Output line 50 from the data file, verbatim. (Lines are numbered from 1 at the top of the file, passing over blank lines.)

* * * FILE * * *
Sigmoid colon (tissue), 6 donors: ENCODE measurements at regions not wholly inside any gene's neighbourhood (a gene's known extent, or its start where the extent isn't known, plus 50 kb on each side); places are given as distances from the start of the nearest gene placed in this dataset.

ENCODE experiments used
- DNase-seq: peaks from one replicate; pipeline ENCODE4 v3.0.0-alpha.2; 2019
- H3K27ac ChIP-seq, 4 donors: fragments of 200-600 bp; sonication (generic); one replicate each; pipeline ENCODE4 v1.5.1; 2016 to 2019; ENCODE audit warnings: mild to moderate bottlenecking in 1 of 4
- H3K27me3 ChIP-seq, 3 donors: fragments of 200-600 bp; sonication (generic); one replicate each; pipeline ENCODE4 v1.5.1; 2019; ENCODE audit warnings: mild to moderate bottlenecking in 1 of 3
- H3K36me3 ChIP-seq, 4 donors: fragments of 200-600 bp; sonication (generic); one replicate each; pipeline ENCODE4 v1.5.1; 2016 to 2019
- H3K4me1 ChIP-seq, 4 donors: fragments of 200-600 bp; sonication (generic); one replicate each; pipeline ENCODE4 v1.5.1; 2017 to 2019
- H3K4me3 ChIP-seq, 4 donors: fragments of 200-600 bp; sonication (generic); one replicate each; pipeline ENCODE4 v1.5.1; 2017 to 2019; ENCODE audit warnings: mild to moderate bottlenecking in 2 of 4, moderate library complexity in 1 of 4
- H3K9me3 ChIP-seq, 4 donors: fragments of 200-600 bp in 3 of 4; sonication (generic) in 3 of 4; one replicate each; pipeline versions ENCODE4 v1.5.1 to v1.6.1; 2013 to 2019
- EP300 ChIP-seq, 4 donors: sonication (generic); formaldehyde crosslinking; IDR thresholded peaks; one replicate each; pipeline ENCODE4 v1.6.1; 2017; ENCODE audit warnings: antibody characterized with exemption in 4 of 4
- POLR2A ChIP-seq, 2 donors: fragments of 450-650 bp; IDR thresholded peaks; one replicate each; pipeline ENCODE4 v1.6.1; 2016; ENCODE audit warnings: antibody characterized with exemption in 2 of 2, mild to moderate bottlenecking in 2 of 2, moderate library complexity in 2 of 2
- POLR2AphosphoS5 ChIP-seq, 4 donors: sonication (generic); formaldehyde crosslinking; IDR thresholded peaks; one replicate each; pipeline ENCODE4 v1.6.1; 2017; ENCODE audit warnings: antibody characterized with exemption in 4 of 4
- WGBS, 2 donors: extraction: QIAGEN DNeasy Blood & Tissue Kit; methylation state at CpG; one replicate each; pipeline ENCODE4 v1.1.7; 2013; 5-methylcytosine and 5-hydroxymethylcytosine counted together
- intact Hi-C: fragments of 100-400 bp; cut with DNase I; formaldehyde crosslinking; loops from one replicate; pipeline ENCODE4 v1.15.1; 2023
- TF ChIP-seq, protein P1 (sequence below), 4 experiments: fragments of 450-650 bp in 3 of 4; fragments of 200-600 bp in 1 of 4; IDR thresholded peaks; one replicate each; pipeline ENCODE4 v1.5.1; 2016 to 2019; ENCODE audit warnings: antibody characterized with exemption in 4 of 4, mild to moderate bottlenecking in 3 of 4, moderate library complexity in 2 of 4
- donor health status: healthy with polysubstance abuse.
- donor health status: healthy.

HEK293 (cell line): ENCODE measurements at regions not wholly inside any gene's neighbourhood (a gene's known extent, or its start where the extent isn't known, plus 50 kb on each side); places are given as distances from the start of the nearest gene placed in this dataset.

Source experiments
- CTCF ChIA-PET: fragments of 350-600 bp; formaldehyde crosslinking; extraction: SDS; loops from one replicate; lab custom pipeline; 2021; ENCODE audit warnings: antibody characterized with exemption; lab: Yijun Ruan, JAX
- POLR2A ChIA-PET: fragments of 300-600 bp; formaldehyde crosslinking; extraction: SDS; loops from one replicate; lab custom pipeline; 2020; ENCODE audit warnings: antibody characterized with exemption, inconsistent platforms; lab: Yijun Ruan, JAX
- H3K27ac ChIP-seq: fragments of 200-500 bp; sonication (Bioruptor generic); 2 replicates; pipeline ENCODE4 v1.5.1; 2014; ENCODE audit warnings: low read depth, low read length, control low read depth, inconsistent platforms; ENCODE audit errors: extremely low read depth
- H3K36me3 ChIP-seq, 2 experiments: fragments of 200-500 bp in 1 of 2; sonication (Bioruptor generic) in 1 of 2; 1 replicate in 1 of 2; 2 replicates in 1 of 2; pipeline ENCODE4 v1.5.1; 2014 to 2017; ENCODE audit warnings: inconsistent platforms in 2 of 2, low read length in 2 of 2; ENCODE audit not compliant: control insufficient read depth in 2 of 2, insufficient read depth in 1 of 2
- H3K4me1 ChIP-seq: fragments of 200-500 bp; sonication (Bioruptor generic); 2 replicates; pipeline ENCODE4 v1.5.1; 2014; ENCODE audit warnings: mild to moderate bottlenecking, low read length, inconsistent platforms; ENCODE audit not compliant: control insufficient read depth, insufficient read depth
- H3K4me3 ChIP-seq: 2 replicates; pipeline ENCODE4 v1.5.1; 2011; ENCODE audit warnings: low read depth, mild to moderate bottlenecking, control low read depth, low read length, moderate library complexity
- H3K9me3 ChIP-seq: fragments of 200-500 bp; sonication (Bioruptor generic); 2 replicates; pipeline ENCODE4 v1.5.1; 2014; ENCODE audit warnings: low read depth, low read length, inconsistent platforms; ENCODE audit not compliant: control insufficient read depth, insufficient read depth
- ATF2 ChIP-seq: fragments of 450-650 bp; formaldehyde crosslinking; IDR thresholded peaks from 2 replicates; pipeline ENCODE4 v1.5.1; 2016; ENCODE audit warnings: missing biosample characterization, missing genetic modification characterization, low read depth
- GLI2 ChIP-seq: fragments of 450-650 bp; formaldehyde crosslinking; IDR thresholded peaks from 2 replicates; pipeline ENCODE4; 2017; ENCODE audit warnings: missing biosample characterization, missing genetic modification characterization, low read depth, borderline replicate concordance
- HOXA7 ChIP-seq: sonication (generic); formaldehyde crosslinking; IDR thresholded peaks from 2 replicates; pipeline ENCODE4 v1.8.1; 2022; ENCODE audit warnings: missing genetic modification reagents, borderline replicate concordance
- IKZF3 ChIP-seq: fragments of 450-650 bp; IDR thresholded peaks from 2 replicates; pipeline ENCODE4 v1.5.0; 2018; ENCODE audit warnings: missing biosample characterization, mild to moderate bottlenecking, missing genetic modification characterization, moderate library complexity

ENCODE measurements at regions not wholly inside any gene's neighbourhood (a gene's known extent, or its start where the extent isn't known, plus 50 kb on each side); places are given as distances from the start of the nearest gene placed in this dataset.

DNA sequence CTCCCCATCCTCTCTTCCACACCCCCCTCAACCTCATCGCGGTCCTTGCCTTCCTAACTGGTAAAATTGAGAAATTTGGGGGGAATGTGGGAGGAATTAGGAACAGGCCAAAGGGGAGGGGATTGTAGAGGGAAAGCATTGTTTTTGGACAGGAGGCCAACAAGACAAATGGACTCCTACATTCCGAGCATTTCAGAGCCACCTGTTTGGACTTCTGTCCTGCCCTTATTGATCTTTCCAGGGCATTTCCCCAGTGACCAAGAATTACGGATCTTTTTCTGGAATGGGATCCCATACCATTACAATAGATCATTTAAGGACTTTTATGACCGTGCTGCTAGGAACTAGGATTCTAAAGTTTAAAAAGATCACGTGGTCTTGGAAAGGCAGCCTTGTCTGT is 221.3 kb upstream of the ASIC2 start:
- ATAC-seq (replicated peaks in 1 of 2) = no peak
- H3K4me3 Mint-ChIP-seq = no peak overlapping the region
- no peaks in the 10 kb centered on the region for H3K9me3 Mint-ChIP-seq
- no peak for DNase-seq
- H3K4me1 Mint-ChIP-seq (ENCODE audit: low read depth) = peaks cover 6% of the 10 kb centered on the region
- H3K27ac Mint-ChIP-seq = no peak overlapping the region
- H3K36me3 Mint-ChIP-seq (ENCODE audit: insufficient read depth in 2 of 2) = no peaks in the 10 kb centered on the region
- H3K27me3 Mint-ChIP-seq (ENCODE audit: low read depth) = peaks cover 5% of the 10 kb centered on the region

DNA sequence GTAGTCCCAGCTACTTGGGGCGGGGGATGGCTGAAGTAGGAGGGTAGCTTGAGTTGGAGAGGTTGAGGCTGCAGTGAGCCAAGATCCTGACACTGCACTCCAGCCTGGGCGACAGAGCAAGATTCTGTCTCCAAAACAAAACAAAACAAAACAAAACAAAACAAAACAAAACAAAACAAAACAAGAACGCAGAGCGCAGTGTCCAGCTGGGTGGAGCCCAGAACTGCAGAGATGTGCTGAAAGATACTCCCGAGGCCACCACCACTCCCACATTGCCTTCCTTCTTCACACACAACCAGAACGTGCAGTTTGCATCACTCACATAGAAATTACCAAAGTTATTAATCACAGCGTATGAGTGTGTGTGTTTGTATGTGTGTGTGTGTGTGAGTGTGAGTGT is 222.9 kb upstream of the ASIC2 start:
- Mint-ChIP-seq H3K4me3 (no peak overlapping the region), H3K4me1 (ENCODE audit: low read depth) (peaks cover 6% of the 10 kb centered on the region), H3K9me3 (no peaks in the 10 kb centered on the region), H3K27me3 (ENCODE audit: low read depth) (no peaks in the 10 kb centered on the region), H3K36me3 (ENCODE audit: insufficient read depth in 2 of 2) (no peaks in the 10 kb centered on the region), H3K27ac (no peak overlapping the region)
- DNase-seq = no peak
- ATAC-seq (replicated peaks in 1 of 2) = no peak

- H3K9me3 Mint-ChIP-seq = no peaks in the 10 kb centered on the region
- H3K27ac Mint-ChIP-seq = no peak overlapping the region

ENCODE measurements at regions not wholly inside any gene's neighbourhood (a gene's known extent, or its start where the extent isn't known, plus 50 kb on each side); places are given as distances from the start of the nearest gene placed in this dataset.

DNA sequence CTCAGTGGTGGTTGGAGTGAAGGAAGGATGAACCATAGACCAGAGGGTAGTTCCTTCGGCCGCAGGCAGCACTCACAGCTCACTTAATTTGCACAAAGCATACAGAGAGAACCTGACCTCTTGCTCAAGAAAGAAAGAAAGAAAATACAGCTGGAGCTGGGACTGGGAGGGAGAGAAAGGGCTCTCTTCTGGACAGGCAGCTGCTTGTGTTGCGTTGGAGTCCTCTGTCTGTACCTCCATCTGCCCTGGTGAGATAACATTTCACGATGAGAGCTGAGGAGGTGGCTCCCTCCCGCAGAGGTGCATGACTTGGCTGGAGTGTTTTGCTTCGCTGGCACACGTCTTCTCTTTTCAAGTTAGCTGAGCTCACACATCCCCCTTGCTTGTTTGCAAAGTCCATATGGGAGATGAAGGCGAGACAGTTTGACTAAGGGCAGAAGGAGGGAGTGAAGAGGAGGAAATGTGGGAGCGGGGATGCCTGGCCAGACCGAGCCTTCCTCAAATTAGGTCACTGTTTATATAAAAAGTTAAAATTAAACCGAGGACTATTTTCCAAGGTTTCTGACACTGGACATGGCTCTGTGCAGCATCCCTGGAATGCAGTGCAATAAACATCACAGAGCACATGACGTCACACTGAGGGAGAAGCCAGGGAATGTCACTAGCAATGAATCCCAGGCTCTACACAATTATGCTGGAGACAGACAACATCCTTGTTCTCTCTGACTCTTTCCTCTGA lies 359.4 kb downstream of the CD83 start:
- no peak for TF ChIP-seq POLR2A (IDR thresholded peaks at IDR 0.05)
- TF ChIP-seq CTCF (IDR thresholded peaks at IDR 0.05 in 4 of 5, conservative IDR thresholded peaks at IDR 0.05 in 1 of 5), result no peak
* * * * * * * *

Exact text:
- TF ChIP-seq CTCF (IDR thresholded peaks at IDR 0.05 in 4 of 5, conservative IDR thresholded peaks at IDR 0.05 in 1 of 5), result no peak